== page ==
Post by Al Evans Post by hank alrich
I have been surprised by the general response to the sound of my
McCollum from ordinary non-musicians in audiences.
Well, you do tend to play it "pure acoustic" with a really good mic --
that already separates it from the "typical" guitar sound. And you
McCollum is of a quality to stand out a bit in almost any acoustic
On the main subject, as for me, I don't really consider the sounds and
the notes separately so much. I'm always trying to play the music I want
to, with the sound I want to hear. A great-sounding guitar draws me
further into the music, suggests more music to me, and keeps me from
getting frustrated trying to get what I want.
I don't think people listening care anywhere near that much about
nitpicky audio details. But I do:-)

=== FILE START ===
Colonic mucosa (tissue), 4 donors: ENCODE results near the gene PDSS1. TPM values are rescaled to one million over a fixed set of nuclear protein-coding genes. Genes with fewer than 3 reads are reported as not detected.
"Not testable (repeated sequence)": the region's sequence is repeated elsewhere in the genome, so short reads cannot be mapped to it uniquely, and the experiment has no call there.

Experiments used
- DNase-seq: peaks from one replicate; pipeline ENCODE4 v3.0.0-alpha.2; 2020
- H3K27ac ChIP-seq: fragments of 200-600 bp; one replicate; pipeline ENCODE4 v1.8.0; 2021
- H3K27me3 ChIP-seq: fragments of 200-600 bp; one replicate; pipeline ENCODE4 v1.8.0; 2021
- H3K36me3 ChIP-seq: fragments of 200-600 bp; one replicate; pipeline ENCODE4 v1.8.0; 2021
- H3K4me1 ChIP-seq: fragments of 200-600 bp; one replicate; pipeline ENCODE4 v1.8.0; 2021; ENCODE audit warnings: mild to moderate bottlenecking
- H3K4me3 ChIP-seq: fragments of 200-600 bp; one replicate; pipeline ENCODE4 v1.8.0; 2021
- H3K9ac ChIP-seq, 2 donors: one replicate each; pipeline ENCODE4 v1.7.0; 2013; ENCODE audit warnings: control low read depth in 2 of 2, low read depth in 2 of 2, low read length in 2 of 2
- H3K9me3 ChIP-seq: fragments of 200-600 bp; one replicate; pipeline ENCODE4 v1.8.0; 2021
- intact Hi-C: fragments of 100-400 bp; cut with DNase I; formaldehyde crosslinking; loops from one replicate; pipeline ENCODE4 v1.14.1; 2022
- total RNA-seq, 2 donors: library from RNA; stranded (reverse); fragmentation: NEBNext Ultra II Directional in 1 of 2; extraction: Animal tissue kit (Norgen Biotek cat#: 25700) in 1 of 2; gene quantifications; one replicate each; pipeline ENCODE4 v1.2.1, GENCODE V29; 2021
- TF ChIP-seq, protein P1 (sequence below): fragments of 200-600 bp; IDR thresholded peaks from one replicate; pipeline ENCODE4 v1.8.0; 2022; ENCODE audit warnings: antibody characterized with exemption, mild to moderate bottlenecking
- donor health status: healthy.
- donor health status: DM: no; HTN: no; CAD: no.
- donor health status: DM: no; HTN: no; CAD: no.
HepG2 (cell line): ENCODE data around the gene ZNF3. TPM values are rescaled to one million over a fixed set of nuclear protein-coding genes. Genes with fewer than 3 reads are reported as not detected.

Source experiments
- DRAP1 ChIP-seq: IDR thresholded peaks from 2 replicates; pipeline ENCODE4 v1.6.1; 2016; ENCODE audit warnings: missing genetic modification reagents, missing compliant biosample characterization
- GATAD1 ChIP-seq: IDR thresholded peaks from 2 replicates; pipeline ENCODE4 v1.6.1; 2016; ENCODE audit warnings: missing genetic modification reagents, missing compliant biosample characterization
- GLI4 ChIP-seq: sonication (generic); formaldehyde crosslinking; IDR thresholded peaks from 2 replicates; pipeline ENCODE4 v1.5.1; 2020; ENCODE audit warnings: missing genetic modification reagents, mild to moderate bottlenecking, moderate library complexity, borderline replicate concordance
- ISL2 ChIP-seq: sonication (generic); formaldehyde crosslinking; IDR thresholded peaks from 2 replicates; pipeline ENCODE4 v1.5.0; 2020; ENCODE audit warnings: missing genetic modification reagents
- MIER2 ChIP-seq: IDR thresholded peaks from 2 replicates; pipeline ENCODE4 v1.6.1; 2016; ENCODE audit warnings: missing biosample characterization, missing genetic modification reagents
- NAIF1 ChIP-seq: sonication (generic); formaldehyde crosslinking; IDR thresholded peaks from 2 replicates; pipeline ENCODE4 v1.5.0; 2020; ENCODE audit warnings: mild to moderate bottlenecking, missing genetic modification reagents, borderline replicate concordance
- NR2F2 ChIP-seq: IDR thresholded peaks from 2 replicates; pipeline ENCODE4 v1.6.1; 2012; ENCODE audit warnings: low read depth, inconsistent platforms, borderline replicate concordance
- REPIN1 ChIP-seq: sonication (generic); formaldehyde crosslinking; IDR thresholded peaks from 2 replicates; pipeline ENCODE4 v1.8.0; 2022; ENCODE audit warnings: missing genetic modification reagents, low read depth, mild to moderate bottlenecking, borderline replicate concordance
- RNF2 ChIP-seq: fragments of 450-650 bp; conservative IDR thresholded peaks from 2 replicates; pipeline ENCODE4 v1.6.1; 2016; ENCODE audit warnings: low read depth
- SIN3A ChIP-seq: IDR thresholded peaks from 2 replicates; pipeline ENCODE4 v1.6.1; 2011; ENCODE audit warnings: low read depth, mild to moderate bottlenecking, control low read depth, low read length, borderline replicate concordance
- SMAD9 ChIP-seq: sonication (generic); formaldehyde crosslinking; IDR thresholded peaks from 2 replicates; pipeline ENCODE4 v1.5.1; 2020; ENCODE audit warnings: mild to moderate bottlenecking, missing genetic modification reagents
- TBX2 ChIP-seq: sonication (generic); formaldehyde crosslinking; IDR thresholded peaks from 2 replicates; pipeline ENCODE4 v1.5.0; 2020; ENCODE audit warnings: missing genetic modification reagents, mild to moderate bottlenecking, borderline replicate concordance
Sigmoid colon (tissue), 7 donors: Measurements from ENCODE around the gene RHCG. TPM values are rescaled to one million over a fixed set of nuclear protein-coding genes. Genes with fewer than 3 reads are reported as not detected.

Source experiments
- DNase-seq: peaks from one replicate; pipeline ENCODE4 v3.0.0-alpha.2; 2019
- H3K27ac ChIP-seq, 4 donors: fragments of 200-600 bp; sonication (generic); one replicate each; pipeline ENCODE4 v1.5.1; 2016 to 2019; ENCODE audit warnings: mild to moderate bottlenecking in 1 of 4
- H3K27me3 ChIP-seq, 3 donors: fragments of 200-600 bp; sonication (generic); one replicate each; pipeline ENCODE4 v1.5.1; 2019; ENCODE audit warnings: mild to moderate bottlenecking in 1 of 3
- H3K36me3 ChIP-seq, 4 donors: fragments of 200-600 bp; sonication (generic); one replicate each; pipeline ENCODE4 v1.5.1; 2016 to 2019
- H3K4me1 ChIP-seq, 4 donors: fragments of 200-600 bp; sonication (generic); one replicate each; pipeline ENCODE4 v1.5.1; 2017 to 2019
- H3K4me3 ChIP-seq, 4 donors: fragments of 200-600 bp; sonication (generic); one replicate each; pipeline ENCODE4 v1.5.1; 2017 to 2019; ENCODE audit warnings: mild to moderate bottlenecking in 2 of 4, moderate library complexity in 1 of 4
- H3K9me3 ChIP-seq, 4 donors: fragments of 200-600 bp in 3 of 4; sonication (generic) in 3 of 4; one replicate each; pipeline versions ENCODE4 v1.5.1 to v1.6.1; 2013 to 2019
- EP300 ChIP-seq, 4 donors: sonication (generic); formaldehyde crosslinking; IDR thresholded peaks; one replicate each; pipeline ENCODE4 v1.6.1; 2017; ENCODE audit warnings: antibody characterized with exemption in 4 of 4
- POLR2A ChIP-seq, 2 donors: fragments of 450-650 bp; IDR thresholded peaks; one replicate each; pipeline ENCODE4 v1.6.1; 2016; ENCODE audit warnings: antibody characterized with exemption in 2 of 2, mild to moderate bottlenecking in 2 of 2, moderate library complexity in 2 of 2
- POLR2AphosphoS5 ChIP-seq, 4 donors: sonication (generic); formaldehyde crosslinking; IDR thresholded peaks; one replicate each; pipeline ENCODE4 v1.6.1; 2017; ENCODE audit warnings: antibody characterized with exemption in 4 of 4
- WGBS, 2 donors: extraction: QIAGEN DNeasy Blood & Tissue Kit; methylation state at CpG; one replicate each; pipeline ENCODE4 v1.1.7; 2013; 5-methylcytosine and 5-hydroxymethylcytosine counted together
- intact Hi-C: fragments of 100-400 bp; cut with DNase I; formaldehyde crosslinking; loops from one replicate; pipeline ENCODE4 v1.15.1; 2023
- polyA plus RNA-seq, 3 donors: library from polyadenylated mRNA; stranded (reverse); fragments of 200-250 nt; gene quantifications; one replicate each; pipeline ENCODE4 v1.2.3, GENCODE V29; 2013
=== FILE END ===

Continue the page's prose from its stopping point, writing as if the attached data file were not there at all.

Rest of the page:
This is also a response to some other replies.
My criteria for performance are quite different from those for back
porch picking. For performance I have to be able to hear myself well,
and what I can hear is a lot more important to me than what the
audience hears - that is the soundman's problem. OTOH, when playing
for myself I try not to get too distracted by sounds, as discussed in
my original post, though as you say, a good sound draws you into the
music and makes your try harder. I'm pretty ambivalent about this
question of sounds versus notes, because of the synergy between the
two. An example - my performance flattop is a Maton 225 with a good
pickup system and just OK sound. I play it at home when I am in the
"don't care about sound" mode. When I'm interested in sound I pull out
the Bourgeois, which, in fact, isn't that often.